Alicia M. Cohen revealed that the U.S. State Department has put an end to America.gov–a digital project established in 2008 to promote Democracy in foreign countries. In its place, the State Department has initiated numerous social media projects. According to Cohen, this change in course has come largely as a result of the central role that social media has played in the Egyptian revolts during the Arab Spring. IIP Deputy Assistant Secretary Duncan MacInnes explained the need for teaching individuals how to write in a more concise manner – a process which he calls “chunk.” The government’s creating “packages” of social media material from articles and is disseminating the information on the Web via social networks (e.g. Facebook and Twitter).
Geneive Abdo mentions that in 2009, the Islamic Revolutionary Guards Corps instigated a “cyber defense command to counter online political activism, making Facebook and Twitter inaccessible to those without filter proxies in the West.” Moreover, during the Arab Spring, the Egyptian government shut down the Internet in response to the widespread protests.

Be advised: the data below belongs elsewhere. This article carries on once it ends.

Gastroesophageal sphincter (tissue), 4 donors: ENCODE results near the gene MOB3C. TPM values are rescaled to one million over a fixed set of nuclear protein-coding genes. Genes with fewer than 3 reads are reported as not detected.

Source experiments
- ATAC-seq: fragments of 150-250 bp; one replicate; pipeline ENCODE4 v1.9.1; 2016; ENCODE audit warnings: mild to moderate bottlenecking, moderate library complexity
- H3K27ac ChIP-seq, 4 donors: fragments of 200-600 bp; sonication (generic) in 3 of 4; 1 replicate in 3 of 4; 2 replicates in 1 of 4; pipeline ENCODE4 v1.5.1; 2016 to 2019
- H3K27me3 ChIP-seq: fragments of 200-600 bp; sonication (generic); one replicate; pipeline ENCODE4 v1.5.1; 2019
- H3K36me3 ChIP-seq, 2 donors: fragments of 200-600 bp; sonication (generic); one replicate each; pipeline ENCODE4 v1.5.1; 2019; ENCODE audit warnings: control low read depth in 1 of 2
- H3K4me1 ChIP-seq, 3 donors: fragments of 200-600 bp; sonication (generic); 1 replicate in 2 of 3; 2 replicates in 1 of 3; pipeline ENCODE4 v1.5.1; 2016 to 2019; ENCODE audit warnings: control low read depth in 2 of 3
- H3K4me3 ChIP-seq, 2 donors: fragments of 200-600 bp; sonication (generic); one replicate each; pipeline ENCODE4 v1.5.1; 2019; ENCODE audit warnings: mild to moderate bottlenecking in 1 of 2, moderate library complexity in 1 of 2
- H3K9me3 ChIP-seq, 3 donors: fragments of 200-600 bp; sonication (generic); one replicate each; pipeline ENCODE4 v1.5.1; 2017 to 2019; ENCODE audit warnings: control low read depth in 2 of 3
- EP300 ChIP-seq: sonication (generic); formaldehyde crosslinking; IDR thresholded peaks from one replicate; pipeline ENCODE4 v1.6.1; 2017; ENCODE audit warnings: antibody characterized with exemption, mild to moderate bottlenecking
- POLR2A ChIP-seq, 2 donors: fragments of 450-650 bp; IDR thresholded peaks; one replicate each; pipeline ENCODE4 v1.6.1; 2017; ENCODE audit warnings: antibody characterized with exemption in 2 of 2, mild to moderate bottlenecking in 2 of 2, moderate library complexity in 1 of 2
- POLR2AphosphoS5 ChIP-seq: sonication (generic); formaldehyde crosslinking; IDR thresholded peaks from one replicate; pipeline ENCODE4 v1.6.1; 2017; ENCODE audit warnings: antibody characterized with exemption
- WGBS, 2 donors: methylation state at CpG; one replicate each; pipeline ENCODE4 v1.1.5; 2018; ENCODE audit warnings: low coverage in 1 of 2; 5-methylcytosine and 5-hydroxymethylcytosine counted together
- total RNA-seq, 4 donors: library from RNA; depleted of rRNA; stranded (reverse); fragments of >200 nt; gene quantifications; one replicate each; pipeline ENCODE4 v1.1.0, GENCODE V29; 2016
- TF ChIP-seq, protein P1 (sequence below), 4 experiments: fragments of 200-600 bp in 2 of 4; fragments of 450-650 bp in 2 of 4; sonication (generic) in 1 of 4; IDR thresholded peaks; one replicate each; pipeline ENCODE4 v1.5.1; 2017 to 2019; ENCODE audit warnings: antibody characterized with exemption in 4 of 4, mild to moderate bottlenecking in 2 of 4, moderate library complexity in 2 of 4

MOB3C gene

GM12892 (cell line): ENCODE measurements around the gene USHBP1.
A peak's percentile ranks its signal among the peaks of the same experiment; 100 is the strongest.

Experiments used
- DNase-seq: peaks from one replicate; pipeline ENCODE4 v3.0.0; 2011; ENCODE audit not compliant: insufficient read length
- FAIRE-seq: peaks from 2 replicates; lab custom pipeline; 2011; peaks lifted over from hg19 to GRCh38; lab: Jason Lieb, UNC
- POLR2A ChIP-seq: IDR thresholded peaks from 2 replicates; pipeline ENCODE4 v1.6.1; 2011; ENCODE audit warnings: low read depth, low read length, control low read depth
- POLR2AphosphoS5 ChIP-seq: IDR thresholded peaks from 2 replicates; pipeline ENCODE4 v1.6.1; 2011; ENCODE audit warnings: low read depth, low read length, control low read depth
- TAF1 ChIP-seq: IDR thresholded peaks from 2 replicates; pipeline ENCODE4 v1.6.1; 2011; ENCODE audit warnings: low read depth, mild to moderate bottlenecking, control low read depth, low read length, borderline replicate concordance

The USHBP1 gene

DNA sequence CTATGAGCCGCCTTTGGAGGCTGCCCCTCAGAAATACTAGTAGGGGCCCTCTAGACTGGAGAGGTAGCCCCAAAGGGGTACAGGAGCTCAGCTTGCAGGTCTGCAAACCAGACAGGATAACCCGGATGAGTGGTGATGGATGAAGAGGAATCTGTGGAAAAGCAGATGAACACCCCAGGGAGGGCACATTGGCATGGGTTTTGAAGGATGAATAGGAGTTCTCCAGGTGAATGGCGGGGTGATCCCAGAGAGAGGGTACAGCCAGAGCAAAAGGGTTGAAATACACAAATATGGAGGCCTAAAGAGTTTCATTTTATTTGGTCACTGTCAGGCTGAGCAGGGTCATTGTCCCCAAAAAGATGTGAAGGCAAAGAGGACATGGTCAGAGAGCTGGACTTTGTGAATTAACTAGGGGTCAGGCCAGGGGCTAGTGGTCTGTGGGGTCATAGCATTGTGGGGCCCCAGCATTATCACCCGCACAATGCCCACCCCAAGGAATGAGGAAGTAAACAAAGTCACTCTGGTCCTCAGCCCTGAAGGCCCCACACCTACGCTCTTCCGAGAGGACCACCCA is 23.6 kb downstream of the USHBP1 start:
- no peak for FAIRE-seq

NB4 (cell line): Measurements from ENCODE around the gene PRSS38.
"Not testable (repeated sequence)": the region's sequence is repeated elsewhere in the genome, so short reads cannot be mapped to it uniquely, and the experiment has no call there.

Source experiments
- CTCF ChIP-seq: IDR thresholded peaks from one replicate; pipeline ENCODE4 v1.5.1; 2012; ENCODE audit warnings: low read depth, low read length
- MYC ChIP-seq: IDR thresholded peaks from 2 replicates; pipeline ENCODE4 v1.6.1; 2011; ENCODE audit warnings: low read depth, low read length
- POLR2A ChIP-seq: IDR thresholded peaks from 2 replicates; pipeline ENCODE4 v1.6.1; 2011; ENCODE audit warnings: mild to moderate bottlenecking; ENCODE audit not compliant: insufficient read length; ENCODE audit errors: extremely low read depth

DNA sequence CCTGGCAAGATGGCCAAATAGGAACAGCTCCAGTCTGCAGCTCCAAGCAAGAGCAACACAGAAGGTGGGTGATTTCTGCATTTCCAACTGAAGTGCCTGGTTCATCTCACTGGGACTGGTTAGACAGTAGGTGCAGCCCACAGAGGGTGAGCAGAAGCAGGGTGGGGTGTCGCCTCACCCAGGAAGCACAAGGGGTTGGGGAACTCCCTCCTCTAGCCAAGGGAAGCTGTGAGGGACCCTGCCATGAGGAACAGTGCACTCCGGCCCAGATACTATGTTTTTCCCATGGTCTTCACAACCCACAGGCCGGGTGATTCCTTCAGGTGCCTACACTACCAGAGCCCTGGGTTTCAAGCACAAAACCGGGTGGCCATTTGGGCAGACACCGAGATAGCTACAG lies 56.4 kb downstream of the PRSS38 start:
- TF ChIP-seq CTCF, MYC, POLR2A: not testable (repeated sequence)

Question: As the U.S. welcomes greater involvement with social media, countries in the Middle East are becoming more wary. Do you think that the U.S. government’s increased role in social media will affect the use of social media in foreign countries? Furthermore, MacInnes has unearthed that the Internet is now comprised of approximately 70 percent foreign languages, compared to the 75 percent English makeup from three to four years ago. What accounts for this new phenomenon?